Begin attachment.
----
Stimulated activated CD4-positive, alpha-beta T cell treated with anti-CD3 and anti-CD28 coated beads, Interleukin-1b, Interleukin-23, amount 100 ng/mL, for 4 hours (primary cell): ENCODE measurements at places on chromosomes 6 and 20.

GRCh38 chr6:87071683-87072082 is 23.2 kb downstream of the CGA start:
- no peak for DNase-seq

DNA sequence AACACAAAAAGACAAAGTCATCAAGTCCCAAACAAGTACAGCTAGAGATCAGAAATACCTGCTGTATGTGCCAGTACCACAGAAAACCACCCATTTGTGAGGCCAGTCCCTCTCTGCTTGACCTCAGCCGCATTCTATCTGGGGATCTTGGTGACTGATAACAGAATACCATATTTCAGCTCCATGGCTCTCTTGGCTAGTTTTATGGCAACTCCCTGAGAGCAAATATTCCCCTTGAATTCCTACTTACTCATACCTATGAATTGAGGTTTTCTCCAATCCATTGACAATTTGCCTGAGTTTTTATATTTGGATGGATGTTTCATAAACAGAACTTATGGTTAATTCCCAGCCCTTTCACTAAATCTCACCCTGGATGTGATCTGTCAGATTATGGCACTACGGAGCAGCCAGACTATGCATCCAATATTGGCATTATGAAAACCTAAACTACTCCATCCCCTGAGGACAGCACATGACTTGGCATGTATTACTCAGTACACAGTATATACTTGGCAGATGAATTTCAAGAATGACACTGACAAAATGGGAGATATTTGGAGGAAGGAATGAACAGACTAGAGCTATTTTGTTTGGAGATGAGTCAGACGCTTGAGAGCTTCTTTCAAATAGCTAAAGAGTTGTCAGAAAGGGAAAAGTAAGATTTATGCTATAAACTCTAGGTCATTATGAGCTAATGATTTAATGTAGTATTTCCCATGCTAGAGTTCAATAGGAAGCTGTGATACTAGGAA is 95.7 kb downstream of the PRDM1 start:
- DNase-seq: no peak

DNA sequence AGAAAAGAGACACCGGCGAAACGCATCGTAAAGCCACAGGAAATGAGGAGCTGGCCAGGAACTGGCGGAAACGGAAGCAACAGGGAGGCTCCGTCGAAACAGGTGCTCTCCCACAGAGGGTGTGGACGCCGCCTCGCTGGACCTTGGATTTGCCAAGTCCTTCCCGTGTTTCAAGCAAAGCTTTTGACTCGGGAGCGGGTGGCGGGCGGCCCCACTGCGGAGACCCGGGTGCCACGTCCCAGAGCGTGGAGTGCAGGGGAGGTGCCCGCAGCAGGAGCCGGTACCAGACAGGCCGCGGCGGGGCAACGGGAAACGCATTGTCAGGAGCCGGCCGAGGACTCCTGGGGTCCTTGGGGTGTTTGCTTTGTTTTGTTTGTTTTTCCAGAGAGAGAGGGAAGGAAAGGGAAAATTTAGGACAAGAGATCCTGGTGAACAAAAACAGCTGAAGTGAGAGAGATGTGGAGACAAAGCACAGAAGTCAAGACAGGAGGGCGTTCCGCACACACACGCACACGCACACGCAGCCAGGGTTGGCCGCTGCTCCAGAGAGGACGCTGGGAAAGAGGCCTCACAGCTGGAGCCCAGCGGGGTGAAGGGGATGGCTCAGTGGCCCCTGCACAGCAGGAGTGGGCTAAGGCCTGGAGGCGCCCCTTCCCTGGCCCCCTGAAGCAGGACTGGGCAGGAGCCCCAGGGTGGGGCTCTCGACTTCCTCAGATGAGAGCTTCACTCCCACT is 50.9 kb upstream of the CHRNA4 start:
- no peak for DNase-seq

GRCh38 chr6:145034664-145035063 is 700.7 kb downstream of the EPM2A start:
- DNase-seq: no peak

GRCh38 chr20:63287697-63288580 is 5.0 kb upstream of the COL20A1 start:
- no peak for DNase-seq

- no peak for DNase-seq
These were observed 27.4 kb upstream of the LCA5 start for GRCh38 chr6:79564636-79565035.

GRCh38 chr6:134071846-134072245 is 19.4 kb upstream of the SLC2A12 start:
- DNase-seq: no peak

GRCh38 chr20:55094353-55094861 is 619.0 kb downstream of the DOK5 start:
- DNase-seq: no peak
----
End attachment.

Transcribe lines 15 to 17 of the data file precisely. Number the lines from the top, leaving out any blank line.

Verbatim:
- DNase-seq: no peak

GRCh38 chr20:55094353-55094861 is 619.0 kb downstream of the DOK5 start:
- DNase-seq: no peak